393 U.S. 286 (1969), 51, United States v. Nardello

Docket NºNo. 51
Citation393 U.S. 286, 89 S.Ct. 534, 21 L.Ed.2d 487
Party NameUnited States v. Nardello
Case DateJanuary 13, 1969
CourtUnited States Supreme Court

Page 286

393 U.S. 286 (1969)

89 S.Ct. 534, 21 L.Ed.2d 487

United States



No. 51

United States Supreme Court

Jan. 13, 1969

Argued November 12, 1968




Appellees were indicted for violating 18 U.S.C. § 1952, which prohibits travel in interstate commerce with intent to carry on "extortion" in violation of the laws of the State in which committed. In Pennsylvania, where the acts were allegedly committed, the statute entitled "extortion" applies only to public officials, while other statutes prohibit various aspects of "blackmail." The "blackmail" laws, which cover appellees' alleged activities, each define the offense as an act committed with intent "to extort." The District Court, believing that the term extortion was intended "to track closely the legal understanding under state law," concluded that the offense of extortion could only be committed by public officials, and dismissed the indictment against appellees, who were not public officials. The Government appealed.

Held: In light of the congressional purpose to assist local law enforcement officials in combating interstate activities of organized crime which violate state laws, and not merely to eliminate only those acts which a State has denominated extortion, the extortionate acts for which appellees were indicted, which were prohibited by Pennsylvania law, fall within the generic term "extortion" as used in 18 U.S.C. § 1952. Pp. 289-296.

278 F.Supp. 711, reversed and remanded.

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WARREN, J., lead opinion

MR. CHIEF JUSTICE WARREN delivered the opinion of the Court.

This appeal presents solely a question of statutory construction: whether 18 U.S.C. § 1952,1 prohibiting travel in interstate commerce with intent to carry on "extortion" in violation of the laws of the State in which committed, applies to extortionate conduct classified as "blackmail", rather than "extortion" in the applicable state penal code. We believe that § 1952 (hereinafter "the Travel Act") is applicable, and thus must reverse the court below.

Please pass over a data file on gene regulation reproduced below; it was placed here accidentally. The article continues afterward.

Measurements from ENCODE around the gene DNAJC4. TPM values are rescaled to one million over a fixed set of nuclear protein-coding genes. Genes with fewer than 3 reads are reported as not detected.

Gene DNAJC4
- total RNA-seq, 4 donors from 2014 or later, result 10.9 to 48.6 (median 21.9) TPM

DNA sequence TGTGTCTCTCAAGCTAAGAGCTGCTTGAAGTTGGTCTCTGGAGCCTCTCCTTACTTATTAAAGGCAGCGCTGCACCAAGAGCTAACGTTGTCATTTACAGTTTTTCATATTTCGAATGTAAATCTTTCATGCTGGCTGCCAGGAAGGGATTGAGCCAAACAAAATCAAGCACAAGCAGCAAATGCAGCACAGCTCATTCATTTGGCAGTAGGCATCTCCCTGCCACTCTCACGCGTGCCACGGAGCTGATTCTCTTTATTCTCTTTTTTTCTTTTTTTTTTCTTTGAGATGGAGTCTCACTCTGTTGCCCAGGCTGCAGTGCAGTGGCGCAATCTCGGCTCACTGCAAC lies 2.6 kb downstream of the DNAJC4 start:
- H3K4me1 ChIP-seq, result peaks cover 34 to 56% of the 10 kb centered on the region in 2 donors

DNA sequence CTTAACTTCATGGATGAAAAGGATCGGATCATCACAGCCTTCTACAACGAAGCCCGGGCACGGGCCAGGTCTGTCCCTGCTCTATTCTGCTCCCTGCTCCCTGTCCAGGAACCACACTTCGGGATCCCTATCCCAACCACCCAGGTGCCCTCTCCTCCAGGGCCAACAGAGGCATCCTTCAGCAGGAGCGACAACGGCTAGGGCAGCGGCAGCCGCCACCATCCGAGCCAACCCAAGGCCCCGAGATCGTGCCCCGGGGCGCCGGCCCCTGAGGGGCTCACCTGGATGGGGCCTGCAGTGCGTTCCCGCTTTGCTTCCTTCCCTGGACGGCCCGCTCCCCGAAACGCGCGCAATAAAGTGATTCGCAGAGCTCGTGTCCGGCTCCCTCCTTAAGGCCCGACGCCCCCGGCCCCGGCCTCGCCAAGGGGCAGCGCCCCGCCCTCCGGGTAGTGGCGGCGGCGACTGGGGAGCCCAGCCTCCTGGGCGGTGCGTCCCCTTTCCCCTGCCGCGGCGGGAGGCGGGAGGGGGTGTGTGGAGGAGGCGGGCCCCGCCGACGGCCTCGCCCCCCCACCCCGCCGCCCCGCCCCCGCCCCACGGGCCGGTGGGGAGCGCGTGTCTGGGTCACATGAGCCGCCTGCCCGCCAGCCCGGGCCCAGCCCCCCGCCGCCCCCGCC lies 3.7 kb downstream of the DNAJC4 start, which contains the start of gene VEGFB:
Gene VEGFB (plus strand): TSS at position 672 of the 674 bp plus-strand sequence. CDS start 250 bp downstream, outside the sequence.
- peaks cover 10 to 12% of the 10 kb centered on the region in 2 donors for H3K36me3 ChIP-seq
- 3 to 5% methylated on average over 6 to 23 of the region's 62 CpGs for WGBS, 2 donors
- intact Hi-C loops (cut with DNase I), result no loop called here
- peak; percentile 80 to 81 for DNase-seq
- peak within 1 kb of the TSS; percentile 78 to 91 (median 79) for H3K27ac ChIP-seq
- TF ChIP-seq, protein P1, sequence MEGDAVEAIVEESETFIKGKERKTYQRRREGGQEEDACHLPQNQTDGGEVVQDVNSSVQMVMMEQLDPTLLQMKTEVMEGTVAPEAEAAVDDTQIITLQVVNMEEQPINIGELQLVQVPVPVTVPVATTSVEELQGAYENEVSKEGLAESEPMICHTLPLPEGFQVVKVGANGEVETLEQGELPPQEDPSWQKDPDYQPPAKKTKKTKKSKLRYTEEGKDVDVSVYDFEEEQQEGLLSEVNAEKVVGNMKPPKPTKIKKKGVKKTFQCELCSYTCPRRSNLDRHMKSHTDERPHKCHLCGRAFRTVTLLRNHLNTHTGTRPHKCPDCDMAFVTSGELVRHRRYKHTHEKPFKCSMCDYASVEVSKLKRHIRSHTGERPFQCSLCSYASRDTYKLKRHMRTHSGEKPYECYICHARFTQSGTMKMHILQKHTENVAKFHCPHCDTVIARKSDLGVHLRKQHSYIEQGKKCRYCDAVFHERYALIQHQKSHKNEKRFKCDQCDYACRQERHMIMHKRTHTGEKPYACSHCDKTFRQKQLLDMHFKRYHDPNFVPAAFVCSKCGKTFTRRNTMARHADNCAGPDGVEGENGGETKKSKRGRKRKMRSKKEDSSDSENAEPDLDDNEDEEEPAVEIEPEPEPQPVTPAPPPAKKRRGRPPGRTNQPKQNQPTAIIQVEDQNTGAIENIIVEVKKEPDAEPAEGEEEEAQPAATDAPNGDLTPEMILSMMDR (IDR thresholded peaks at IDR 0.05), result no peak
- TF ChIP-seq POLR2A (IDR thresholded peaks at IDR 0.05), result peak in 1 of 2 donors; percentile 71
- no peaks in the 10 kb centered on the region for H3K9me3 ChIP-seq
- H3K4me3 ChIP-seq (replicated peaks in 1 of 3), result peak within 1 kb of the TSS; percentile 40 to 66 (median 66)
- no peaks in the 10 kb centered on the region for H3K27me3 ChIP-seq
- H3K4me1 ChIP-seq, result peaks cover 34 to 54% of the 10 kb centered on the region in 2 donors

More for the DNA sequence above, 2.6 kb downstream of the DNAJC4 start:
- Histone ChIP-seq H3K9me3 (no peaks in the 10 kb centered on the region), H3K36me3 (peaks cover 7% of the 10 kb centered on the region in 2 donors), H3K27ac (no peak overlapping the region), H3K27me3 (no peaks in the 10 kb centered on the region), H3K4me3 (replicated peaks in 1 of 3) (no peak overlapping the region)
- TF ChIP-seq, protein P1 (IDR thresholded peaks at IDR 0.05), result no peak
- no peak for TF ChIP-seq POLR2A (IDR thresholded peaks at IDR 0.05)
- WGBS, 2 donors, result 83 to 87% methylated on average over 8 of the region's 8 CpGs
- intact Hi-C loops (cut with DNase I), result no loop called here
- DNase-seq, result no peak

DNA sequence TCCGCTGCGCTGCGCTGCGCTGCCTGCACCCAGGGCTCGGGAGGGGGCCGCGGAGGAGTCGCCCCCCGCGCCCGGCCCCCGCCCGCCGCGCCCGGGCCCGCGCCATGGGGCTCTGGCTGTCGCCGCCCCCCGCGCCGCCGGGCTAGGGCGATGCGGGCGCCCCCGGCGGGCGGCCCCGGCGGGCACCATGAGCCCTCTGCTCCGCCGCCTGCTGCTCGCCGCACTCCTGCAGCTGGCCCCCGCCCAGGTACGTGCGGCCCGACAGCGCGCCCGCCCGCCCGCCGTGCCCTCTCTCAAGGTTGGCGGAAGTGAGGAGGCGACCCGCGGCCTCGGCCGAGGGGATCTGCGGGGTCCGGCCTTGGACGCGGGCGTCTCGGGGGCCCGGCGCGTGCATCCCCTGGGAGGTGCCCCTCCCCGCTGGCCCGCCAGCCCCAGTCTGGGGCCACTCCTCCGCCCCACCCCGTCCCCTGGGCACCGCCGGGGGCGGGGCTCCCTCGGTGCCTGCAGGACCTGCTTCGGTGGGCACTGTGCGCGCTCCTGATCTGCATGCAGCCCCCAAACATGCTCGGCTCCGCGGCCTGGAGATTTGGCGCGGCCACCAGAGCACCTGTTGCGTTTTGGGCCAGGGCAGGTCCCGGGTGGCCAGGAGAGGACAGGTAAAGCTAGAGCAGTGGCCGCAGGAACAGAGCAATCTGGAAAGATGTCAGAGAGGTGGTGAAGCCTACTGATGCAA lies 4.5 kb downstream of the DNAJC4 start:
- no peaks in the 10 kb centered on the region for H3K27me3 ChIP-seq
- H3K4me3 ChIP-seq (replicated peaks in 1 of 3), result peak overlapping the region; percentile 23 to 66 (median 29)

Appellees were indicted under § 1952 for their alleged participation in a "shakedown" operation whereby individuals would be lured into a compromising homosexual situation and then threatened with exposure unless appellees' silence was purchased. The indictments charged that appellees traveled in interstate commerce

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on three separate occasions, twice from New Jersey to Philadelphia and once from Chicago to Philadelphia, to promote their activities. Specifically, the indictments referred to "the unlawful activity of blackmail, in violation of the laws of the Commonwealth of Pennsylvania."

The District Court for the Eastern District of Pennsylvania dismissed the indictments, basing its decision upon Pennsylvania statutes which classify certain acts as "extortion" and others as various aspects of "blackmail." In Pennsylvania, the statute entitled "extortion" is applicable only to the conduct of public officials. Pa.Stat.Ann., Tit. 18, § 4318 (1963). Three other Pennsylvania statutes, Pa.Stat.Ann., Tit. 18, §§ 4801-14803 (1963), prohibit "blackmail," "blackmail by injury to reputation or business," and "blackmail by accusation of heinous crime." Each of these three statutes defines the prohibited offense as, inter alia, an act committed with an intent "to extort." The District Court believed that the term extortion as used in the Travel Act was intended "to track closely the legal understanding under state law." 278 F.Supp. 711, 712 (1968). [89 S.Ct. 536] Reasoning from this premise, the court concluded that, in Pennsylvania the offense of extortion was covered only by Pa.Stat.Ann., Tit. 18, § 4318, a statute which required that the accused be a public official. Since appellees were not public officials, the indictment was therefore defective.2 The United States appealed directly

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to this Court pursuant to 18 U.S.C. § 3731, and probable jurisdiction was noted. 392 U.S. 923 (1968).

Although Congress directed that content should be given to the term "extortion" in § 1952 by resort to state law, it otherwise left that term undefined.3 At common law, a public official who, under color of office, obtained the property of another not due either to the office or the official was guilty of extortion.4 In many States, however, the crime of extortion has been statutorily expanded to include acts by private individuals under which property is obtained by means of force, fear, or threats. See Cal.Penal Code § 519 (1955); N.J.Stat.Ann. § 2A:105-3, § 2A:105 (1953); 3 F. Wharton's Criminal Law and Procedure § 1396 (R. Anderson ed.1957). Others, such as Pennsylvania, retain the common law definition of extortion but prohibit conduct for which appellees were charged under other statutes.5 At least one State does not denominate any